Preference is to treat it as a convenience option and not a discounting method. Have the annual option paid annually with no discount for $2,988, but debate is strong.
Note that the monthly option is $249/month.
Most Software as a service vendors generally don't book annual deals except in highly specialized cases. Most customers prefer to be able to cancel/change anytime they choose. Also, deals done "offline" end up actually often being more trouble than they are worth to administrate especially for a $2988 ticket.
Generally, companies don't view prepaying for SaaS products a year in advance as a "convenience" (to them) so if the debate is internal (not customer driven), I'd set this debate aside until it's requested by the customer. Most customers will request a discount to pre-pay annual service.
Happy to talk this through with you in a call, to work through the specifics of your situation in more detail.
In the B2B environment, especially with medium businesses, it's common to subscribe for a long period of time. It's even more common if you solve a business critical problem (accounting, finance etc...), companies are not going to change solution overnight.
Annual payment is also a great way for SaaS vendors to generate revenue fast in order to invest massively in new acquisition. Annual payment allows you to recover your CAC and make a profit in just a few days (against months for monthly payment).
If you don't give any incentives to users to subscribe annually, then I don't see why they would. They better use the software and pay as they go. So I would advice you to create a little incentive to make your annual payment a bit more appealing to users (5% or 10% may even be enough).
I would also advice you to test those different assumptions on your real customers. Maybe they're used to paid annually without any discount.
I'd be happy to help you with the particulars on the phone or via email. Don't hesitate to contact me if you have any further questions.
I would suggest that the convenience of annual payments is actually for the vendor - especially early stage firms who haven't yet automated charging clients. The only exception I can think of is if you are willing to give clients net 30 terms on the annual charge. I suspect you might see larger companies take this up.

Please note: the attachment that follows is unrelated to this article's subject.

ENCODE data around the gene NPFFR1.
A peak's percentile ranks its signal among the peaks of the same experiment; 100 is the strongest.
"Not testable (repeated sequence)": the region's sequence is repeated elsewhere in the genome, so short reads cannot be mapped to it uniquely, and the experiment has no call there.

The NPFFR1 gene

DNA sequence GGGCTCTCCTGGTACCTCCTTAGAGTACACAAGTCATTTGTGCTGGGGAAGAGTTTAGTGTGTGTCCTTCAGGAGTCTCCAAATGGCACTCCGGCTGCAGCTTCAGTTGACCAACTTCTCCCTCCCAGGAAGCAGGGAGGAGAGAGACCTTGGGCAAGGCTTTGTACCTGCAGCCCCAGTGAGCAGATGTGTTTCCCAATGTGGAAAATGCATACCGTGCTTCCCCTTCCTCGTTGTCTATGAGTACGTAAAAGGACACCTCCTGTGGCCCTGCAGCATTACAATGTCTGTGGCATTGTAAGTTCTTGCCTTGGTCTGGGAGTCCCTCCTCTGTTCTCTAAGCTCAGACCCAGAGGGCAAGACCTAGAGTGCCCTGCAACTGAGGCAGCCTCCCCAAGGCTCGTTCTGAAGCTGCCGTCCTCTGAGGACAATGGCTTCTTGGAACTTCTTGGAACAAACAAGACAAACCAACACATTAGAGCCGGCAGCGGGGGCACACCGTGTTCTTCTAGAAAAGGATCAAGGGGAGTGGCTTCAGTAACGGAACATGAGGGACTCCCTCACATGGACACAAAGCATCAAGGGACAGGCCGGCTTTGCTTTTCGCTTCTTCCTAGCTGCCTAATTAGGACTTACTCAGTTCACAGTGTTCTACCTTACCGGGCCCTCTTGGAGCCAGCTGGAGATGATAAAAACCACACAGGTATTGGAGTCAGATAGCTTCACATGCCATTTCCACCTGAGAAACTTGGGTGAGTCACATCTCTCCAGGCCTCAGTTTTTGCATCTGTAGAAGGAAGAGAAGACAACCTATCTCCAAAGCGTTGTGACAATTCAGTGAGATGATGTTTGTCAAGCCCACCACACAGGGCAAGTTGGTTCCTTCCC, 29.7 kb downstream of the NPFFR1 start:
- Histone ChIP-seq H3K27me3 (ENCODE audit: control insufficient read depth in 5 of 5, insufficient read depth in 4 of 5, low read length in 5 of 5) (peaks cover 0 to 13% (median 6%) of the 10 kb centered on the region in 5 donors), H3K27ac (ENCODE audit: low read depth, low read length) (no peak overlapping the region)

In the common B2B world (often under $250/month) I suspect most buyers will see annual payment as a contract that handcuffs them and will slow down the buying cycle because of the larger cost. This could be as simple as additional approvals for a spend above $1000 or purely psychological.
For example I have seen Salesforce.com run into this with small offices, even after they do a successful trial they suffer from sticker shock when they see the annual per seat rate they are quoted. If Salesforce.com had automatically moved these same businesses into a monthly per seat charge on a credit card they wouldn't have batted an eye but instead it drags the buying cycle out.
It depends greatly on the industry. If it is seen as a B2B convenience by your customers, especially if you don't see any real value in using it to reduce churn, then pricing should remain the same so that monthly clients don't feel like they're being screwed. If you're trying to push people towards it for your own convenience because of cashflow or other issues, I'd say that the "common" SaaS practice seems to be offering two months free per year (so it would go down to $2,499/yr. Anything less than that and you're asking your customers to pre-fund you for no benefit to themselves, which won't work very well.
These are difficult times as 2021 is still fighting with Covid-19. I believe you need to plan a fresh for 2021.
Churn is a significant driver of valuation because it touches upon all the key factors that impact the perceived future cash flows of a SaaS business. The importance of this metric should not be underestimated when you consider the long-term impact on the business. A high churn rate has all the inverse effects and can also say to investors that the product does not adequately fit the customer’s needs, sits in a market with limited demand or there are stronger competing products. However, it is less easy to find consensus on the acceptable rate of monthly revenue churn for SaaS businesses. Here the line again blurs between smaller, SDE-valued SaaS businesses and the larger EBITDA revenue-valued VC-funded SaaS businesses. Bessemer Venture Partners, an investor in VC-funded SaaS businesses, says an acceptable churn rate for these is in the 5 – 7% range annually. This is also supported by Pacific Crest’s Private SaaS Company Survey that shows roughly 70% of surveyed large SaaS companies had annual churn.
You can read more here: https://feinternational.com/blog/saas-metrics-value-saas-business/
Besides if you do have any questions give me a call: https://clarity.fm/joy-brotonath